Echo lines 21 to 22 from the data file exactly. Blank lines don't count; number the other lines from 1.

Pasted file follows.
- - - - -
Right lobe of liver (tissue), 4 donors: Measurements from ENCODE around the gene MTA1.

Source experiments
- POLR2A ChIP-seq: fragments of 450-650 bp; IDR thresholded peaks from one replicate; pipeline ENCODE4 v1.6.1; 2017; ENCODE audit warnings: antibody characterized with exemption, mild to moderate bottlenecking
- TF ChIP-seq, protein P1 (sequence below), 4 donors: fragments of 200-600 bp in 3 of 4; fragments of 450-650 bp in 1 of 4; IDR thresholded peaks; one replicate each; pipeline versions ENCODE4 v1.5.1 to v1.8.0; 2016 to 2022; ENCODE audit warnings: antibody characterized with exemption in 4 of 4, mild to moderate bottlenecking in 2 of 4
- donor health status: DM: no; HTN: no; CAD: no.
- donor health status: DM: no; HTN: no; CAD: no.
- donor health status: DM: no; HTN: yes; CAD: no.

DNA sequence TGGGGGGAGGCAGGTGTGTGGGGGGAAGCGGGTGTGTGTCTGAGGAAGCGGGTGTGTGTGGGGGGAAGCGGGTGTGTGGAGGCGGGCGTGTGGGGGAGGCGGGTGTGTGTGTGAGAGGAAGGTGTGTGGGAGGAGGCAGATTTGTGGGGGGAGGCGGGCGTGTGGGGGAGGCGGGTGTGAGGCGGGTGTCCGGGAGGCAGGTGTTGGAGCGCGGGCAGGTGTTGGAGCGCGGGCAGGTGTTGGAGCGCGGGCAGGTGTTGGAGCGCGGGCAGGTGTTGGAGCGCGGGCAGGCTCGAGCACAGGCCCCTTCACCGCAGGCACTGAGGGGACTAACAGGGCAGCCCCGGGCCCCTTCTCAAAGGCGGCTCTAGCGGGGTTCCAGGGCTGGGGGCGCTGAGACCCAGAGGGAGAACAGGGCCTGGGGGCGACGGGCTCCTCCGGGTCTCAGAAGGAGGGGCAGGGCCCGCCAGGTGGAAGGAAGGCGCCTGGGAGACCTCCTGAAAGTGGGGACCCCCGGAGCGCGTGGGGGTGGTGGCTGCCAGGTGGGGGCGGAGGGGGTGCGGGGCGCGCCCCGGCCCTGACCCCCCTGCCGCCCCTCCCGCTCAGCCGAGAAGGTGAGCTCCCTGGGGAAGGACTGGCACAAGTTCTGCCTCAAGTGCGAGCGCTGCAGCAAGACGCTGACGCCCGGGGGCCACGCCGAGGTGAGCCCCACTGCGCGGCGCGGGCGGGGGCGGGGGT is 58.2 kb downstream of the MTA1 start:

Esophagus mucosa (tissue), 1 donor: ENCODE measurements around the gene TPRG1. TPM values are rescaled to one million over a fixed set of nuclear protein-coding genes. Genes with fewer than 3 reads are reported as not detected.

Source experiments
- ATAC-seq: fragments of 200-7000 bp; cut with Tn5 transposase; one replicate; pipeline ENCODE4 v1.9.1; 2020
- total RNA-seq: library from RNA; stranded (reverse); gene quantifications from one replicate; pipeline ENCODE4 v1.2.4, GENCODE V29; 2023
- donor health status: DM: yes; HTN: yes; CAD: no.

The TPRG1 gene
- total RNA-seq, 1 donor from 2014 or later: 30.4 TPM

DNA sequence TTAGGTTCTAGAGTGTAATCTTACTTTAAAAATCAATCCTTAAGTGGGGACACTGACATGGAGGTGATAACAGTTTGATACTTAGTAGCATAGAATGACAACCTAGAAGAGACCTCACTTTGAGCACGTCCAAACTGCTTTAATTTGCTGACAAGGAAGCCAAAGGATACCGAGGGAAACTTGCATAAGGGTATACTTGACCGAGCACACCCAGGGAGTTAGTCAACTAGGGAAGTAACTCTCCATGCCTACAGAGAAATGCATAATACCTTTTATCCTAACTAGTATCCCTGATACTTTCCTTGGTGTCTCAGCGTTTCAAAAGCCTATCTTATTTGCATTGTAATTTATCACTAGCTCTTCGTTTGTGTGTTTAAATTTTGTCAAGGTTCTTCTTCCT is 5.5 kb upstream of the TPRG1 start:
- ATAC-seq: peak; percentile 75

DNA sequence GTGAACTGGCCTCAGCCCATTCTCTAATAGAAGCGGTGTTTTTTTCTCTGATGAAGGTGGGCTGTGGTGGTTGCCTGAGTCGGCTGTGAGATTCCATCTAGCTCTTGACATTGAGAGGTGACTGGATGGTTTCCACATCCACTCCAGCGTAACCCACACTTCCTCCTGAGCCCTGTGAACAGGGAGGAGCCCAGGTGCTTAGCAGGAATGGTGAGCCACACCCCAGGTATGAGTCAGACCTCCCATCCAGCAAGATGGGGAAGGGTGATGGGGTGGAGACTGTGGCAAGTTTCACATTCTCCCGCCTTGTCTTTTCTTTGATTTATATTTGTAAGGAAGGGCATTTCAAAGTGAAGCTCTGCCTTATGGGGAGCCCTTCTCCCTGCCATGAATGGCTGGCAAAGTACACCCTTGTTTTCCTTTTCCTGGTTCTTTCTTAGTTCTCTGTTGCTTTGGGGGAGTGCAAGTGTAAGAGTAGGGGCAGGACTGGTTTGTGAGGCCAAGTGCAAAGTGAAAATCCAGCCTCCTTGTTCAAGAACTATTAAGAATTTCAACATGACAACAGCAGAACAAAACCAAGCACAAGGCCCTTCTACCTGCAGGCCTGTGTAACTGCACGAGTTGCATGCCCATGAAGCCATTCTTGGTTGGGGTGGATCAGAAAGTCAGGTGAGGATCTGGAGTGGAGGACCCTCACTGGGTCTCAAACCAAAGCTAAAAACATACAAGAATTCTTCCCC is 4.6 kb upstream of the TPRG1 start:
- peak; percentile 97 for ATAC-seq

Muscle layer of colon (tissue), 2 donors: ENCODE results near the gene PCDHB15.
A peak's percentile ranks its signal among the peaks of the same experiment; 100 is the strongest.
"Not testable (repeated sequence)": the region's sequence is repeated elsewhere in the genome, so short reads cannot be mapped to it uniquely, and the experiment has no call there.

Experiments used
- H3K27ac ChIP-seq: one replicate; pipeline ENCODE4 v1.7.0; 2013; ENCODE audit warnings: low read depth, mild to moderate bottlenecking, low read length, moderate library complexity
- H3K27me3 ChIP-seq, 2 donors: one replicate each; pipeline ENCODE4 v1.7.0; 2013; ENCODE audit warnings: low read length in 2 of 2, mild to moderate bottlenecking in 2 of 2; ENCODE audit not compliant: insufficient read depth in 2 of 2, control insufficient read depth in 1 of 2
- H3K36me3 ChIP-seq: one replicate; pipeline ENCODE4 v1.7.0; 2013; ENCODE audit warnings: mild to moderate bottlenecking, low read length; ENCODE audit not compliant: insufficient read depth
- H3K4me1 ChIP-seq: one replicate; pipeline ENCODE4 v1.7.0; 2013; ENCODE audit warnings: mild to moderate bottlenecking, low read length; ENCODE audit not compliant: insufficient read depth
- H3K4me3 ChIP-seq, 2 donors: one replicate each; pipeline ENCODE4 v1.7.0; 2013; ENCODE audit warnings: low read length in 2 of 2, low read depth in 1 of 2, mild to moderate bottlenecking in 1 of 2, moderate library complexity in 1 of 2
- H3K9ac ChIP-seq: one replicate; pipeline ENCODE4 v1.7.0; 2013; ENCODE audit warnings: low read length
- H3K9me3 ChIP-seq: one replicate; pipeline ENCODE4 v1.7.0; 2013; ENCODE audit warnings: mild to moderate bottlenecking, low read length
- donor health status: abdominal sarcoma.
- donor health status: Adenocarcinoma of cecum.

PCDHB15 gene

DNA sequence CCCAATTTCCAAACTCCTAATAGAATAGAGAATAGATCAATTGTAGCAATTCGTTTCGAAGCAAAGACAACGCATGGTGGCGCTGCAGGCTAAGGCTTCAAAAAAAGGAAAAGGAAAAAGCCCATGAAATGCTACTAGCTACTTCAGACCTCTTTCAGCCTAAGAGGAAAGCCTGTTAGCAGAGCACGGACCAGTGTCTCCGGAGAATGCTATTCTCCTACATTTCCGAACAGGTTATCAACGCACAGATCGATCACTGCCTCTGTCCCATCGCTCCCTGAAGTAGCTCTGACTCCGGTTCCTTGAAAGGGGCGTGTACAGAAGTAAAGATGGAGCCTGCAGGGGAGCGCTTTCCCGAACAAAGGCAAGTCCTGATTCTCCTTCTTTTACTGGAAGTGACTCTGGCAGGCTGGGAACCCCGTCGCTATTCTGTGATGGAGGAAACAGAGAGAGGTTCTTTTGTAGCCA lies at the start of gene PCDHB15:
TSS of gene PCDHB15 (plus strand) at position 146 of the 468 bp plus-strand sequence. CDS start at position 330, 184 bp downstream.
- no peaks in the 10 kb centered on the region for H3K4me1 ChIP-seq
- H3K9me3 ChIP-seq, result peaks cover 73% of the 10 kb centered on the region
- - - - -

A peak's percentile ranks its signal among the peaks of the same experiment; 100 is the strongest.
"Not testable (repeated sequence)": the region's sequence is repeated elsewhere in the genome, so short reads cannot be mapped to it uniquely, and the experiment has no call there.